“Now is the time for apiarists to harvest their reward. Honey has been used as a sweetener since ancient times, in everything from Ottoman Turkish baklava to alcoholic mead, and my bee-sting cake, made to a traditional German recipe. You could use whipped cream to fill the cake, but I make a honey crème pâtissière, which is useful in its own right for making fruit tarts or honey choux buns”

Bee-sting cake

Serves 4

Ingredients

250g plain flour
11⁄2tspn dried yeast
Pinch of salt
2 large eggs
100ml whole milk
50ml honey
Half a teaspoon vanilla-bean
paste
65g unsalted butter, a little
bit softer than room
temperature

Honey crème pâtissière

3 egg yolks
50g honey
10g plain flour
10g cornflour
200ml whole milk
50ml single cream
Half a teaspoon vanilla-bean
paste
Icing sugar for dusting

Topping

100g butter
100g caster sugar
50g honey
75g single cream
100g flaked almonds

Method

Add all the cake ingredients to a bowl and mix together, ideally with a stand mixer with a paddle attachment, but a wooden spoon will work just as well. Once thoroughly mixed, set to one side, cover it with clingfilm and leave it to rise for one hour. The mixture will expand in volume.

Make the crème pâtissière by placing the egg yolks and honey into a bowl and whisking them together until frothy. Add the flour and cornflour and mix again. In a heavy-based saucepan, heat the milk, cream and vanilla-bean paste until simmering. Add a couple of ladles of the heated milk to the eggs and whisk well. Pour the egg mixture into the heavy-based pan and heat for a couple of minutes, whisking continuously. Once thickened, turn it into a chilled bowl, dust it with icing sugar so a film doesn’t form, and place it in the fridge until ready to use.

Prepare an 8in round cake tin by greasing it generously with butter. Give the mixture a few stirs to knock it back a little and then pour it into the prepared tin. Leave for 30 minutes. While the cake is standing, make the topping. Place all the ingredients, except the almonds, into a saucepan and heat them until you have a lightly coloured caramel sauce, then add the almonds and stir well. Remove from the heat and pour it over the cake dough, spreading it as evenly as possible.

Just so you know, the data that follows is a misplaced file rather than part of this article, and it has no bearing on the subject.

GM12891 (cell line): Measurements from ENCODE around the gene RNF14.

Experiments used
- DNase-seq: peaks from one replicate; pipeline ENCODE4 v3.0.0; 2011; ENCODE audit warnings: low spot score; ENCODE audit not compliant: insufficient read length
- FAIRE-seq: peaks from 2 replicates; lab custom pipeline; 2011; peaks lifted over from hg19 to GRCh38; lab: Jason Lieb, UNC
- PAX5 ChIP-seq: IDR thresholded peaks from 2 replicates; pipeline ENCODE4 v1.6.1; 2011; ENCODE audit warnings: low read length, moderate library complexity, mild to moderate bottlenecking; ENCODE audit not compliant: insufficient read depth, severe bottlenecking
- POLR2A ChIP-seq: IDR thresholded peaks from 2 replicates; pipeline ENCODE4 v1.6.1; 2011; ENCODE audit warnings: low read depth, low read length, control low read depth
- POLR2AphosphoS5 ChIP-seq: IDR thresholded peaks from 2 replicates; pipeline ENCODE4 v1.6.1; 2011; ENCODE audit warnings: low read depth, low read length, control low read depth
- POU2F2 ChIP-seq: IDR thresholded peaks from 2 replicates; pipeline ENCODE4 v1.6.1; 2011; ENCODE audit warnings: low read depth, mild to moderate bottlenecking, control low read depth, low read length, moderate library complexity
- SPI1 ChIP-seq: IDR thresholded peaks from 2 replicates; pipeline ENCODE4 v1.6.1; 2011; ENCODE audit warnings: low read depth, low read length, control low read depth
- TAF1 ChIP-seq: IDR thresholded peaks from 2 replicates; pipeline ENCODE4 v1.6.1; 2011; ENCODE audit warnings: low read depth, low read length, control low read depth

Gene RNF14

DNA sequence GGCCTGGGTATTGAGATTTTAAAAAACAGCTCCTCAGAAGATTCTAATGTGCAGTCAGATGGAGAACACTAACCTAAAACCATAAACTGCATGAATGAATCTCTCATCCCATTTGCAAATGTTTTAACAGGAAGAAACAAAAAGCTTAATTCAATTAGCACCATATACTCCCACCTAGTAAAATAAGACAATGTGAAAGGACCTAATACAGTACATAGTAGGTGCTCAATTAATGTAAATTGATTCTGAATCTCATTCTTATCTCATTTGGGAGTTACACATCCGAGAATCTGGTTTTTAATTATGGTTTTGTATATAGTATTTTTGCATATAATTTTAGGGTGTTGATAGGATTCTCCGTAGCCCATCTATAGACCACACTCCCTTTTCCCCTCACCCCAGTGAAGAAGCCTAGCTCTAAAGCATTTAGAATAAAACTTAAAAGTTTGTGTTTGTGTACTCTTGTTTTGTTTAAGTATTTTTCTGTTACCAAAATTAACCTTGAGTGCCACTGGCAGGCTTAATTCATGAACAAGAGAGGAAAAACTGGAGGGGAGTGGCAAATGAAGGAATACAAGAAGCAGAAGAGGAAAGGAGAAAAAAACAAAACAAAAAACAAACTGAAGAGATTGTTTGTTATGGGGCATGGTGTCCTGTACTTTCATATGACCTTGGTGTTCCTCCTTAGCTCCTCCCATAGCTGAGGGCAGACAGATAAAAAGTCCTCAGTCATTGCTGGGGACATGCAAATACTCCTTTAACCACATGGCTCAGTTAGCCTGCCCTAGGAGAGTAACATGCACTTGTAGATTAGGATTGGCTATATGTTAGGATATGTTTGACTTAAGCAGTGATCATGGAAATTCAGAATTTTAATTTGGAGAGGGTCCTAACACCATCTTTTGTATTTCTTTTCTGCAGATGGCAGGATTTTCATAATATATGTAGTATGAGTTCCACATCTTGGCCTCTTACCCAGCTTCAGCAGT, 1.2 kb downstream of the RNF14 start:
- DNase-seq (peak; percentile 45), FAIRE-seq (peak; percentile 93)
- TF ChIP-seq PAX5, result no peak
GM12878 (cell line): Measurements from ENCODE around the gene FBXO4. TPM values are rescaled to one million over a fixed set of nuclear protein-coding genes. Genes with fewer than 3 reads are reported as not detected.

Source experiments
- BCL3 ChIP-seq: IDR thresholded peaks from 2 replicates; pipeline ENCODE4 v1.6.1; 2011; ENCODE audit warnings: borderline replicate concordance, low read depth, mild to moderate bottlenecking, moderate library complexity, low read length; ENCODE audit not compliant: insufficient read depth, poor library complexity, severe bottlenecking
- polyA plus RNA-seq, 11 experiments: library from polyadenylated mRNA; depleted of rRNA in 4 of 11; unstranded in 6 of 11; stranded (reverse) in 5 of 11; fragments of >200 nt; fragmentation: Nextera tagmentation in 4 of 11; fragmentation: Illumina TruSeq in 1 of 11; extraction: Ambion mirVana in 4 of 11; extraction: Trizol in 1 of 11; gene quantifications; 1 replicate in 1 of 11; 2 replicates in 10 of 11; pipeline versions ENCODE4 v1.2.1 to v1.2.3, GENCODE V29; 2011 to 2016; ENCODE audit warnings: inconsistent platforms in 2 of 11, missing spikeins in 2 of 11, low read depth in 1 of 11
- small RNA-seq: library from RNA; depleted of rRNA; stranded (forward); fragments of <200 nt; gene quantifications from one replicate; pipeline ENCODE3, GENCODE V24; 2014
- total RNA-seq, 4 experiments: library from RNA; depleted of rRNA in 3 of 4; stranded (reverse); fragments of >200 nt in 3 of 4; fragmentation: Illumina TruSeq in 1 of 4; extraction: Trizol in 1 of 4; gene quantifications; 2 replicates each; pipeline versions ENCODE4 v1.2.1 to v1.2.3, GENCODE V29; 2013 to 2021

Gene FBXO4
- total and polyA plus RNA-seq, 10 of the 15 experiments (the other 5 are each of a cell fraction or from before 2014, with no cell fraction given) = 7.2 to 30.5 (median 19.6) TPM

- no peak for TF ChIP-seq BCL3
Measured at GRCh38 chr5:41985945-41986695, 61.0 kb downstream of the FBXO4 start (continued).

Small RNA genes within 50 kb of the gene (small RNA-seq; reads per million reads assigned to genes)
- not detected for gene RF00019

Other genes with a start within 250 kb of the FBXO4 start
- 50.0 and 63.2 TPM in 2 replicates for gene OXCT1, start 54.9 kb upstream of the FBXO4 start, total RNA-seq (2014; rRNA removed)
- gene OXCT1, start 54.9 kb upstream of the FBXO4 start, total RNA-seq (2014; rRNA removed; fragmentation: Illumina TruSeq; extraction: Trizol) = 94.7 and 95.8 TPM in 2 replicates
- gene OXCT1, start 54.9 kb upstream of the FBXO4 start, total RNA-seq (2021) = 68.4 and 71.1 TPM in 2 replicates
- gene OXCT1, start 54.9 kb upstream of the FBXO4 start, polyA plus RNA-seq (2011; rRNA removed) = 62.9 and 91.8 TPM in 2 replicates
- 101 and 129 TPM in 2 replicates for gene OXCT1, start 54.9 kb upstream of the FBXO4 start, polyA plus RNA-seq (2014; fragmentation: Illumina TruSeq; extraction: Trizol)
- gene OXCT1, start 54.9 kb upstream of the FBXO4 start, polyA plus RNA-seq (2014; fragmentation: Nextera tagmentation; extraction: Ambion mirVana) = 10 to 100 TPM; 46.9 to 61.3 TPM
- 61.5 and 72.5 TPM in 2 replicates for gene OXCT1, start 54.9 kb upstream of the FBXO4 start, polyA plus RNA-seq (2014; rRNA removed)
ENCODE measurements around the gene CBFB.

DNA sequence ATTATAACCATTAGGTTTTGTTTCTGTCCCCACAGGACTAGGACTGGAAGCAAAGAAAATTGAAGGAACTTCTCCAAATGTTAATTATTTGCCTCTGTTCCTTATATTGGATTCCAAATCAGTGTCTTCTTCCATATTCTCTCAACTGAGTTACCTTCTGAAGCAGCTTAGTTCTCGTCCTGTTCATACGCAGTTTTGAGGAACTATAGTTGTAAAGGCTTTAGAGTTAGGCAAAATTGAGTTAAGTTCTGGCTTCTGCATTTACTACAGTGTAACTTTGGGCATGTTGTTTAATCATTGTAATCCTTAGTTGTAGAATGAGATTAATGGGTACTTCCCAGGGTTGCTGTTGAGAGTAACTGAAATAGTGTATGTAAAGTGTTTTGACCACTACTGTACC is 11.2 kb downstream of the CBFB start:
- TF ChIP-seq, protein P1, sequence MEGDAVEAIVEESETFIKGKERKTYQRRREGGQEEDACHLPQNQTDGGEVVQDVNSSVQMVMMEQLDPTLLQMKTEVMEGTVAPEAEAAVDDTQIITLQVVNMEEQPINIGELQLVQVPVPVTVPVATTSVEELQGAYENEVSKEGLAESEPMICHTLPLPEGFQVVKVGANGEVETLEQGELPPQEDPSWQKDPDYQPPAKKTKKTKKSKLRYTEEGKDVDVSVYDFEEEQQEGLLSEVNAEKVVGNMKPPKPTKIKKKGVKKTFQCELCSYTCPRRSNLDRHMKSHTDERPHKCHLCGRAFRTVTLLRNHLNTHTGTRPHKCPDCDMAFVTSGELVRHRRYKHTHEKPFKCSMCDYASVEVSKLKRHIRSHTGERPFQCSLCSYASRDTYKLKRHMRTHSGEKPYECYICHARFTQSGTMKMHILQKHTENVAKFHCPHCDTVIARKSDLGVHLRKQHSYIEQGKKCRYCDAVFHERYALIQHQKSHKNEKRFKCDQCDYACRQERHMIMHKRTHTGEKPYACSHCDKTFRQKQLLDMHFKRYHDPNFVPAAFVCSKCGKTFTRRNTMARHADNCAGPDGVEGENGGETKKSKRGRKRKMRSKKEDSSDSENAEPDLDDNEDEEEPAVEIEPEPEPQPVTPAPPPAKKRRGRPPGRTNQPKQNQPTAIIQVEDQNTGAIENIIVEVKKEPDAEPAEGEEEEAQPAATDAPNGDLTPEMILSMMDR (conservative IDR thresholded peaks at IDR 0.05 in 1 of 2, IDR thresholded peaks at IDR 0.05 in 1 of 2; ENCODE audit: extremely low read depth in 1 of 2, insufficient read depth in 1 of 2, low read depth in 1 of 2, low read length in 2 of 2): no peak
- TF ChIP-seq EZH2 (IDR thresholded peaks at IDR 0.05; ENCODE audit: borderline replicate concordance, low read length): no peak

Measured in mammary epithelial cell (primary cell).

Ten minutes before baking, preheat your oven to 180˚C/350˚F/gas mark 4. Bake the cake in the oven for 30 minutes. Check the cake is cooked by inserting a skewer-if it comes out clean, the cake is ready.

To serve, slice the cake horizontally in two. Spread with the crème pâtissière and place the top back on. To add the finishing touch, make the bees by rolling marzipan into balls and piping thin lines of chocolate on as stripes and eyes and using flaked almonds for wings. Stick toothpicks into them and place them on the cake.

More ways with honey

Honey-and-soy-marinaded salmon

To make four Asian-style salmon fillets, whisk together 3 tablespoons honey, 2 tablespoons soy sauce, 2 tablespoons sesame oil, 2 tablespoons mirin, 1 crushed clove of garlic and a squeeze
of chilli paste. Place the salmon fillets and marinade into a freezer bag and leave for the flavours to infuse for at least an hour, after which you can discard the mari-nade. Place the salmon fillets in a moderately heated oven for 20 minutes. Serve with steamed bok choi and brown rice for a healthy, fresh and simple supper.

Honey-and-blackberry quinoa crumble

At this time of year, blackberries are abundant in every hedgerow. Once you get your blackberries home, place them in an ovenproof dish and generously drizzle them with honey. In a separate bowl, use your fingertips to rub together 250g white spelt flour, 175g unsalted butter, 150g brown sugar and 75g quinoa flakes (available in large supermarkets and health-food shops). Spread the crumble mixture over the blackberries and bake in a moderate oven for 30 minutes.

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